In early 1642, the Covenanters sent an army to Ulster to defend the Scottish settlers there from the Irish rebels who had attacked them after the outbreak of the rebellion. The original intention of the Scottish army was to re-conquer Ireland, but due to logistical and supply problems, it was never in a position to advance far beyond its base in eastern Ulster. The Covenanter force remained in Ireland until the end of the civil wars but was confined to its garrison around Carrickfergus after its defeat by the native Ulster Army at the Battle of Benburb in 1646. After the war was over, many of the soldiers settled permanently in Ulster. Another major influx of Scots into Ulster occurred in the 1690s, when tens of thousands of people fled a famine in Scotland to come to Ireland.

A few generations after arriving in Ireland, considerable numbers of Ulster-Scots emigrated to the North American colonies of Great Britain throughout the 18th century (between 1717 and 1770 alone, about 250,000 settled in what would become the United States).[49] According to Kerby Miller, Emigrants and Exiles: Ireland and the Irish Exodus to North America (1988), Protestants were one-third the population of Ireland, but three-quarters of all emigrants leaving from 1700 to 1776; 70% of these Protestants were Presbyterians. Other factors contributing to the mass exodus of Ulster Scots to America during the 18th century were a series of droughts and rising rents imposed by their landlords.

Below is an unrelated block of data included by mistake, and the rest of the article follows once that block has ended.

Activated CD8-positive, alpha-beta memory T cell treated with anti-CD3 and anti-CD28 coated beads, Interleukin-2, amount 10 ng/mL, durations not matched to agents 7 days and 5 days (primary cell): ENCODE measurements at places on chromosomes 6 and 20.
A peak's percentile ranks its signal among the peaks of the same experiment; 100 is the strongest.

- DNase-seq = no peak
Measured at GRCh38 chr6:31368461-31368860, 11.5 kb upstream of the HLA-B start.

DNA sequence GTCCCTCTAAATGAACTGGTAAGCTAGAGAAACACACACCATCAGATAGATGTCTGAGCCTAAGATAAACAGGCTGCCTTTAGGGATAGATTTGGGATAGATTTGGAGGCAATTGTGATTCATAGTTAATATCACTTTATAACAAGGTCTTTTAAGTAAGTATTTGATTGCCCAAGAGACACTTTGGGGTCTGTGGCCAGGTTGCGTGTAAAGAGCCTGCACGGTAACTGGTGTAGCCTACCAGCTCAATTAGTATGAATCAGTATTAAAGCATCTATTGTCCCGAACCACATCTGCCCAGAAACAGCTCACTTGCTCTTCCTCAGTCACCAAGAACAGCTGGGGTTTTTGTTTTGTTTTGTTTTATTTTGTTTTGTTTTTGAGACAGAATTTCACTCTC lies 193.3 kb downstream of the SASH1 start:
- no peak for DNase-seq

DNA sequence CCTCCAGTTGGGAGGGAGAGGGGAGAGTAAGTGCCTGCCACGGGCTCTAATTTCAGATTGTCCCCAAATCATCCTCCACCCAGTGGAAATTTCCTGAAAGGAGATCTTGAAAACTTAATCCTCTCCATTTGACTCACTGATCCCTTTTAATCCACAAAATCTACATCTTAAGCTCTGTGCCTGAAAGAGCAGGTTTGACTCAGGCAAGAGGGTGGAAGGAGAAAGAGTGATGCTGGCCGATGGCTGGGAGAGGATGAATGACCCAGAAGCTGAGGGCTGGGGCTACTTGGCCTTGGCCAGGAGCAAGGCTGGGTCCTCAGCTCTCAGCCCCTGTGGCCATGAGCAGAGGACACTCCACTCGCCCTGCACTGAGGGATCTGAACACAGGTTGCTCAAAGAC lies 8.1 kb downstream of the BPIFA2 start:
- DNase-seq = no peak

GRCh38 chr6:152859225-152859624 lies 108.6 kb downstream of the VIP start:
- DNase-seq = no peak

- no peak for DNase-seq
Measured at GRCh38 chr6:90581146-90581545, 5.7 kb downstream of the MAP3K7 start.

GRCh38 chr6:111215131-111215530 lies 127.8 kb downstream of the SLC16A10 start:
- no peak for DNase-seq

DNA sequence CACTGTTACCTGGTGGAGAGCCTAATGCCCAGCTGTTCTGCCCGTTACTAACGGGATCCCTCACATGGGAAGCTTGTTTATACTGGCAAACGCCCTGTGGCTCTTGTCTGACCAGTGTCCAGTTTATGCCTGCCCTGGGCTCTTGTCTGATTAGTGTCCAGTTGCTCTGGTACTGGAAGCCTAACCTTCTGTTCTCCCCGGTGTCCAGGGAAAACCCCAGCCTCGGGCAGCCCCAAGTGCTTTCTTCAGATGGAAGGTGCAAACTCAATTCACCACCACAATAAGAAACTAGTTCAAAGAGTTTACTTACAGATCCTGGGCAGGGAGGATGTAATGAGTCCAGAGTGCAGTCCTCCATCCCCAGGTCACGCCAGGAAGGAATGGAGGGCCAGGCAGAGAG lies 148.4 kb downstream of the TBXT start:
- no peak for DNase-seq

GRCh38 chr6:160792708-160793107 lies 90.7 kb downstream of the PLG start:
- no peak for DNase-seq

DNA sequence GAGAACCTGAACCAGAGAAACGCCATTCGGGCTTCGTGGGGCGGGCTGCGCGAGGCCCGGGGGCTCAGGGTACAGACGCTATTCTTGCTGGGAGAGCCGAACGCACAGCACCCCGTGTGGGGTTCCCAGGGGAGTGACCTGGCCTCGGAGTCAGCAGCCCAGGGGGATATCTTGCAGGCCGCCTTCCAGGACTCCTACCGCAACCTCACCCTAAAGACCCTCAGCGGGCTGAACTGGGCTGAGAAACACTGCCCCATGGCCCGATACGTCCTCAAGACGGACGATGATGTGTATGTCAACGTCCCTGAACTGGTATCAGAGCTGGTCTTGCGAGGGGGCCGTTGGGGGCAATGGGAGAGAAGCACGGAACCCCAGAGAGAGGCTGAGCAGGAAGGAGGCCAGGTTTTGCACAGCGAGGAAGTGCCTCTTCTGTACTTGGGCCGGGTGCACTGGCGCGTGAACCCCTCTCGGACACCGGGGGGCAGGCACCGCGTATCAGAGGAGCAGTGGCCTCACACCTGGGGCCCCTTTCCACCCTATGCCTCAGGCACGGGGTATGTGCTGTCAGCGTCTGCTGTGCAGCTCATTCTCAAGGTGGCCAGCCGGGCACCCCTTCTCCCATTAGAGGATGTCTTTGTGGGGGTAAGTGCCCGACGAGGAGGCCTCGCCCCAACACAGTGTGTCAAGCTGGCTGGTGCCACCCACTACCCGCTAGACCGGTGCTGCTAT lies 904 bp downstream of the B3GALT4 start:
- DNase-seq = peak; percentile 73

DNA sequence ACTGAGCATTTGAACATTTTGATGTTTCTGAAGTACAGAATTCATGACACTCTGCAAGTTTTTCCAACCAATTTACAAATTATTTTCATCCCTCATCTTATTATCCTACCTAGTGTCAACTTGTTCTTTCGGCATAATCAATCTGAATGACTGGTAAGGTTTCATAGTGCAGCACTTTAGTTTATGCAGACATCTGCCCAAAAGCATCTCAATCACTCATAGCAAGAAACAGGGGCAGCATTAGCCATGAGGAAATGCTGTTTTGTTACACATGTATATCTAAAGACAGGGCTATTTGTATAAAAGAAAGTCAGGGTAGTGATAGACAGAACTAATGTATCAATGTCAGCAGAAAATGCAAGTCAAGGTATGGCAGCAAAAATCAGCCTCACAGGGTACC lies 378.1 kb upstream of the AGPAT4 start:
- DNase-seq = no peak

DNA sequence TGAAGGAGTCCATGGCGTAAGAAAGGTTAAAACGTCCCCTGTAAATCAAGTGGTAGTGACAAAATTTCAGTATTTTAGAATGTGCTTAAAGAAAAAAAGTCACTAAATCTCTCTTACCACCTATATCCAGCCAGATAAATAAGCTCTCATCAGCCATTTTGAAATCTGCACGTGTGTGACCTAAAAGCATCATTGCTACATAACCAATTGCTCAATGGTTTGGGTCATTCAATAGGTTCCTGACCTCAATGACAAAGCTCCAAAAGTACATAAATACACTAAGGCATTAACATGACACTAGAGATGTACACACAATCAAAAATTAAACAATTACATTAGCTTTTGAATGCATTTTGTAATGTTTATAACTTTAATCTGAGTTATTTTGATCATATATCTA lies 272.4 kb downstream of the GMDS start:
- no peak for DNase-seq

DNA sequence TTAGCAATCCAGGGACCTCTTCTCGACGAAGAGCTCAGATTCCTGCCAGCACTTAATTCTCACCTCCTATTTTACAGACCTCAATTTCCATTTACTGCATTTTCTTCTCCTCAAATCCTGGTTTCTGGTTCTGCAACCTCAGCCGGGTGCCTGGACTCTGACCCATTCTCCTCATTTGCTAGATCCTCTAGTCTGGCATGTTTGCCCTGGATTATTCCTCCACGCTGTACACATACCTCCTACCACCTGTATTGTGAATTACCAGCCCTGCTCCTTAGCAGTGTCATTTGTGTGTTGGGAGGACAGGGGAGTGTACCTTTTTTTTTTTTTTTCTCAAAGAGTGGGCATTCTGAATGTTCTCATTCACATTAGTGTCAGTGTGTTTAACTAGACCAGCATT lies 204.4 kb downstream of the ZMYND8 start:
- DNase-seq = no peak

During the course of the 17th century, the number of settlers belonging to Calvinist dissenting sects, including Scottish and Northumbrian Presbyterians, English Baptists, French and Flemish Huguenots, and German Palatines, became the majority among the Protestant settlers in the province of Ulster. However, the Presbyterians and other dissenters, along with Catholics, were not members of the established church and were consequently legally disadvantaged by the Penal Laws, which gave full rights only to members of the Church of England or Church of Ireland.[citation needed]

Members of the Church of Ireland mostly consisted of the Protestant Ascendancy, Protestant settlers of English descent who formed the elite of 17th and 18th century Ireland. For this reason, up until the 19th century, and despite their common fear of Irish Catholics, there was considerable disharmony between the Presbyterians and the Protestant Ascendancy in Ulster. As a result of this, many Ulster-Scots, along with Catholic native Irish, ignored religious differences to join the United Irishmen and participate in the Irish Rebellion of 1798, in support of Age of Enlightenment-inspired egalitarian and republican goals.[citation needed]

American settlement

U.S. counties by percentage of population self-identifying Scotch-Irish and American ancestry according to the U.S. Census Bureau American Community Survey 2013–2017 5-Year Estimates.[50] Counties where Scotch-Irish and American ancestry are statistically overrepresented relative to the United States as a whole are in dark orange.
U.S. states by percentage of population self-identifying Irish ancestry according to the U.S. Census Bureau.[50] States where Irish ancestry is statistically overrepresented relative to the United States as a whole are in full green.[clarification needed]
U.S. states where self-identified Irish Americans are overrepresented by self-identified Catholics according to the Pew Research Center.[51] States where Catholics are statistically overrepresented relative to the United States as a whole are in vivid red.